For Amy Strecker, the horribleness of Hurricane Florence clarified two very beautiful things: The importance of community and the value of a team coming together to complete a tough job
Strecker, who serves as stakeholder philanthropy manager at Duke Energy Foundation, sits on the Institute for Emerging Issues’ Forum Advisory Board for the ReCONNECT to Community forum, taking place in Asheville Nov. 27. (The forum was rescheduled from its original date of Sept. 17 due to Hurricane Florence.)
The forum, which kicks off IEI’s broader ReCONNECT NC initiative, will examine civic engagement and community connection from a number of different angles. IEI thought Strecker, and her take on Hurricane Florence’s toll on North Carolina communities, would be the ideal way kick off our series of “Partner Spotlight” profiles, which will showcase IEI partners around the state.
According to Strecker, everyone at Duke Energy has a day job and a storm job, so that during events like Florence accountants might become call center phone managers and office workers become travel agents, wrangling hotel rooms for hard-working line workers across the state.
Those line workers were among 20,000 Duke Energy field personnel deployed across the state during the storm, restoring the power of 1.8 million customers.
“We saw an outpouring of support for our line workers during the storm,” said Strecker, who told the story of a Wilmington business owner who opened up their shop for workers to do their laundry during the storm, noting there were many other similar stories. “One of the lessons from Hurricane Florence is that community is a long-term commitment.”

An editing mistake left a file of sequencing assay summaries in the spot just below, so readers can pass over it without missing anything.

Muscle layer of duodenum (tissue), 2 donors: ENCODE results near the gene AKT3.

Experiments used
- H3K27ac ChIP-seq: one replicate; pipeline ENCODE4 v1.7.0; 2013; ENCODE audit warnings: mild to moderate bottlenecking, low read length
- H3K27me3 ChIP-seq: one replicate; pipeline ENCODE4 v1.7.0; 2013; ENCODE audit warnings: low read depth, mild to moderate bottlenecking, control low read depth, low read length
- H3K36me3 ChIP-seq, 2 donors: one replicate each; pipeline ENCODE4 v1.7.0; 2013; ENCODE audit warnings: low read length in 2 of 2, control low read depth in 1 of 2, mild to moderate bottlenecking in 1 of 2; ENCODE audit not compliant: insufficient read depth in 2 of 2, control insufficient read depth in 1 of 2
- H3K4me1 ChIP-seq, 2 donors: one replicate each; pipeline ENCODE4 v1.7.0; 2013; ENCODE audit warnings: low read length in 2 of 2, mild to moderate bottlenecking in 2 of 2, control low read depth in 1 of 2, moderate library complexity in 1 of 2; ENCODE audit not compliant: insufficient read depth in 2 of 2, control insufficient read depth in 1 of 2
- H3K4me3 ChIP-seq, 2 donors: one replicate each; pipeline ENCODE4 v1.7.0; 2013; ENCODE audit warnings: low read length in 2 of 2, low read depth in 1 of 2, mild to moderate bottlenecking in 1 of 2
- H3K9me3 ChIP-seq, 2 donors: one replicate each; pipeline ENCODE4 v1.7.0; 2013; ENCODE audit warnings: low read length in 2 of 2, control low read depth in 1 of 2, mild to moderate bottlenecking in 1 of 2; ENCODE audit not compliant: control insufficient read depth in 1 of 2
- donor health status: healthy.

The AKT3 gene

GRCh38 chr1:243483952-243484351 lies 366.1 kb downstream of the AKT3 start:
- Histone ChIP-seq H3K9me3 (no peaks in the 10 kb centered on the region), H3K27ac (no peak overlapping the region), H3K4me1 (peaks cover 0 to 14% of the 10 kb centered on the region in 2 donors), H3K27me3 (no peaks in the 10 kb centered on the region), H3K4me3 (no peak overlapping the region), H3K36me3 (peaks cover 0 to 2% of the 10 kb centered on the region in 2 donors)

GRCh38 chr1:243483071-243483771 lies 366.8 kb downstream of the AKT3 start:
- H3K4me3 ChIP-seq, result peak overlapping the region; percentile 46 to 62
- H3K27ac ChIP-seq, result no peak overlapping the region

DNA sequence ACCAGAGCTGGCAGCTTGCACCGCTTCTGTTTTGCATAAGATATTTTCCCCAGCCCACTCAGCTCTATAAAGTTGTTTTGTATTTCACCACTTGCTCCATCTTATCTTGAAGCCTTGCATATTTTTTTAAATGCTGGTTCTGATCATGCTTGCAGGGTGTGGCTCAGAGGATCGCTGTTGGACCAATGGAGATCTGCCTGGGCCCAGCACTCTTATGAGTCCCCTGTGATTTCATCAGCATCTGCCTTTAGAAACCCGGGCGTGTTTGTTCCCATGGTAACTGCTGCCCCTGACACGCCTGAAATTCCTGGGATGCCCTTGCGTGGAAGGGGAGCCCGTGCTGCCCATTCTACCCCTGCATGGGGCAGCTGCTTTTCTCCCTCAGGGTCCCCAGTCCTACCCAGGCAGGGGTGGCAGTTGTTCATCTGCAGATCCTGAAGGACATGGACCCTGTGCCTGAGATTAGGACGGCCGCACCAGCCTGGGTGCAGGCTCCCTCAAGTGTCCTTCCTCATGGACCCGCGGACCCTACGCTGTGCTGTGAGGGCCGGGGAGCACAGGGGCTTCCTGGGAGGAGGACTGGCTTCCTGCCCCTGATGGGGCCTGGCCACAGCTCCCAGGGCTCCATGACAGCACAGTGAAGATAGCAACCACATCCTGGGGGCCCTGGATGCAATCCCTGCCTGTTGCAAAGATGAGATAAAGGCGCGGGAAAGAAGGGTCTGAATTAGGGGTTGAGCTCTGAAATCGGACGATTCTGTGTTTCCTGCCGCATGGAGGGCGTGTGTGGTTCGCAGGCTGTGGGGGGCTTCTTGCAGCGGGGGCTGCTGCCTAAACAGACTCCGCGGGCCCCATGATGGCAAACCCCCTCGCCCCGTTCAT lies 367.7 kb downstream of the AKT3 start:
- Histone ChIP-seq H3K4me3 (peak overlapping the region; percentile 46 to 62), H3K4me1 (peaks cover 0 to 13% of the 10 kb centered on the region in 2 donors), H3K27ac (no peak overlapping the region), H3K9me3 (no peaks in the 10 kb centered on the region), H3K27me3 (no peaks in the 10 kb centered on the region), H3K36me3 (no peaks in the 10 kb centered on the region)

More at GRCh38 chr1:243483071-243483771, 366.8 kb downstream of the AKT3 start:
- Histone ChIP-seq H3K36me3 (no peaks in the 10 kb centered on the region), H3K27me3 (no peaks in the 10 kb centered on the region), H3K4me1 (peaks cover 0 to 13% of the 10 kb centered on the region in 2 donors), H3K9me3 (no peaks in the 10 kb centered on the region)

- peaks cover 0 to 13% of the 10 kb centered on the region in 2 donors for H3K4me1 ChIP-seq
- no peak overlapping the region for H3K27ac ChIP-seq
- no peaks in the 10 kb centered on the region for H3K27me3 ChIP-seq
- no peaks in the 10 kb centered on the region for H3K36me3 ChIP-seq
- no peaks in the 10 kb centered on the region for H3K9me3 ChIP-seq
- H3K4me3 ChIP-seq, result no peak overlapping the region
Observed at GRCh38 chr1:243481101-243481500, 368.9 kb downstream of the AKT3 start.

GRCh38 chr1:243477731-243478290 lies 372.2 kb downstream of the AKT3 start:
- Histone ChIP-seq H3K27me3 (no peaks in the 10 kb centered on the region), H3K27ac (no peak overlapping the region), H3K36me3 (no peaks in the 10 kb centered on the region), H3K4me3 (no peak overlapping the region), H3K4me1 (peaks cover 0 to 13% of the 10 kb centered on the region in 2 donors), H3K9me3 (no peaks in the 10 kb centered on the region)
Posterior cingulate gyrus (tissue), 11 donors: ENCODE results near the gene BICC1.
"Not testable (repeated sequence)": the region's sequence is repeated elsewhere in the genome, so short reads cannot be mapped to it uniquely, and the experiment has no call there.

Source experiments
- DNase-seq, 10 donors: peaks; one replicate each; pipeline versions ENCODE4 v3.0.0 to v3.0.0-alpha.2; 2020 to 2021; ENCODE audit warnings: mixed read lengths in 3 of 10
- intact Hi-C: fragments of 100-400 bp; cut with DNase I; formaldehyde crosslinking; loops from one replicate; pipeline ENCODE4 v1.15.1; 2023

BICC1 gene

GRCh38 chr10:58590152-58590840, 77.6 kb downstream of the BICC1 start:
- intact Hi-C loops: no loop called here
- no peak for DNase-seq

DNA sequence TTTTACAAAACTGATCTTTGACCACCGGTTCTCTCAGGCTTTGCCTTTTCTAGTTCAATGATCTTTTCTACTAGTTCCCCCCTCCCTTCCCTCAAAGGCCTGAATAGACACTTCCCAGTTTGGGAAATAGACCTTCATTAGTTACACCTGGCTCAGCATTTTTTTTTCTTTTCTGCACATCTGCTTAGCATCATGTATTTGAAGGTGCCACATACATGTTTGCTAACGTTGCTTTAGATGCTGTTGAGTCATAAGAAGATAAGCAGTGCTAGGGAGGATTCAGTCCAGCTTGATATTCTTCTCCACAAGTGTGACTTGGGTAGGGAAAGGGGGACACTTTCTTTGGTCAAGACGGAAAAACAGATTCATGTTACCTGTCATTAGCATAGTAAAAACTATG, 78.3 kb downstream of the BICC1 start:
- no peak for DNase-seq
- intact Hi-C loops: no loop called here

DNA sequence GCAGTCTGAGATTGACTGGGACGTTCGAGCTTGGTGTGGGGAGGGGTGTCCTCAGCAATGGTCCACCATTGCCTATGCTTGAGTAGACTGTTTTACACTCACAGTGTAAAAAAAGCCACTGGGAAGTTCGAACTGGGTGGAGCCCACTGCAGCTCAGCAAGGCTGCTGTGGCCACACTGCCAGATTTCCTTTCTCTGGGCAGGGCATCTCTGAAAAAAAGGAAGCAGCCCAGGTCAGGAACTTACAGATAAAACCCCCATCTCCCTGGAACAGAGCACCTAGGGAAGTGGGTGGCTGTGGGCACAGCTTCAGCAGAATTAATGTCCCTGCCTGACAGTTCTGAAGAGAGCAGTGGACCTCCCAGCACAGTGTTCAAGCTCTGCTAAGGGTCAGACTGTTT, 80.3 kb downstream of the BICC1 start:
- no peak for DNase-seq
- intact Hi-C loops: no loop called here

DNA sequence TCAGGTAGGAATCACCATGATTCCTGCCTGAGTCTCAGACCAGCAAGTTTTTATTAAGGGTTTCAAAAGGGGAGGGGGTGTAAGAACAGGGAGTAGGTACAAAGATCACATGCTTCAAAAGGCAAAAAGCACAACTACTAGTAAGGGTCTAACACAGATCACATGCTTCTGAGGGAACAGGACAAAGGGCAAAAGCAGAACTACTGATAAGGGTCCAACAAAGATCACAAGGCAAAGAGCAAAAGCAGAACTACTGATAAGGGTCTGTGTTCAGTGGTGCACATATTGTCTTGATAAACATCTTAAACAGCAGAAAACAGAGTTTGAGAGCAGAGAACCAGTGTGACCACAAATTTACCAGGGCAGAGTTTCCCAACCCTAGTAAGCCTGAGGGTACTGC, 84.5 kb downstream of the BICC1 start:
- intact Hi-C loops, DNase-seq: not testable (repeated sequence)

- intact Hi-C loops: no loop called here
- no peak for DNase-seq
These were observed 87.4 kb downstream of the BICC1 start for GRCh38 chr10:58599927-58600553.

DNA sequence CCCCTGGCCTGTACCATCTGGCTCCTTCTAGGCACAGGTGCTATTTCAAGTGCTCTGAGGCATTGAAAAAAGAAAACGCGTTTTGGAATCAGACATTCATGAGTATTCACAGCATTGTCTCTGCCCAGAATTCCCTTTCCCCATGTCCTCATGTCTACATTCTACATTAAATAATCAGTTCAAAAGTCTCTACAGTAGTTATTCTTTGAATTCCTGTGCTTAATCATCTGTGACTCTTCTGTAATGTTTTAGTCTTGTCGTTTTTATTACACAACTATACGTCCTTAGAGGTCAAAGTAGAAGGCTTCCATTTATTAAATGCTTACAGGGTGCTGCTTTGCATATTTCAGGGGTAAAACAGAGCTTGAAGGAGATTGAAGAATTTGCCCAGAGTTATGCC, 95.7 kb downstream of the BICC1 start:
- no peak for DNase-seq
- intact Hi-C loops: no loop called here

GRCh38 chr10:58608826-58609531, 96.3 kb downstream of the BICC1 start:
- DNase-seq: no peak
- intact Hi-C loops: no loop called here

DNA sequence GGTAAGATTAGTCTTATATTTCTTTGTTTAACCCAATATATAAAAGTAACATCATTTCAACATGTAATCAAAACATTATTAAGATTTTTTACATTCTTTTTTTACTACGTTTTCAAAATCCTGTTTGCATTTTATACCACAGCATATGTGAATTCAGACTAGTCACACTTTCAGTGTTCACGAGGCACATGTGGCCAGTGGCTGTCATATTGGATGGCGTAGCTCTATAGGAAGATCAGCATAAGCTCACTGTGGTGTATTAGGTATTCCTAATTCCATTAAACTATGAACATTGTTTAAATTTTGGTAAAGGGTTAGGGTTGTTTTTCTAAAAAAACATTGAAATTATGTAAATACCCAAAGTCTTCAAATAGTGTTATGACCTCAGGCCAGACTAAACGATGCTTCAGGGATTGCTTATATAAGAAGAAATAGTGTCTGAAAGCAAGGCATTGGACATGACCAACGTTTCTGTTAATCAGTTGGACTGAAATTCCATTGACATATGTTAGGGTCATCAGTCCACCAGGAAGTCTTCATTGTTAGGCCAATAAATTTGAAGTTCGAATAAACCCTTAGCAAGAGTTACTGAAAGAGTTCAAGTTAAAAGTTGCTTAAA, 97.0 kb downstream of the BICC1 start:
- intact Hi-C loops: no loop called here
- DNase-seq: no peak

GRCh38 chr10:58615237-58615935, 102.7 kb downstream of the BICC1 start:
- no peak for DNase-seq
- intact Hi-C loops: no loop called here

For Strecker, the understanding of community’s importance started in her small south-central Texas hometown, and carried over into her work with Teach for America as a young adult. Out of college, Strecker taught in eastern North Carolina’s Warren County Public Schools. for two years, and then spent another two years teaching character education programs.
“I know how important public education is to our country as a whole,” Strecker said. “But what I really learned in Warren County was the value of community.”
The sparsely populated county meant that citizens had to socialize across socio-economic lines if they wanted to socialize at all, creating a close, tight-knit community. Strecker carried that sense of community with her to the Triangle, where she began work with Duke Energy in 2010. She also carried another important item from Warren County: Her wife, a former principal at a Warren County school!
Strecker is excited to take part in IEI’s ReCONNECT to Community forum, noting that Duke Energy has had a long history of supporting IEI.
“This idea to ReCONNECT to each other is really important to us,” Strecker said. “When our communities do well, Duke Energy does well.”
To learn more about IEI’s ReCONNECT to Community, and to register (Registration ends Nov. 2!), visit emergingissues.org.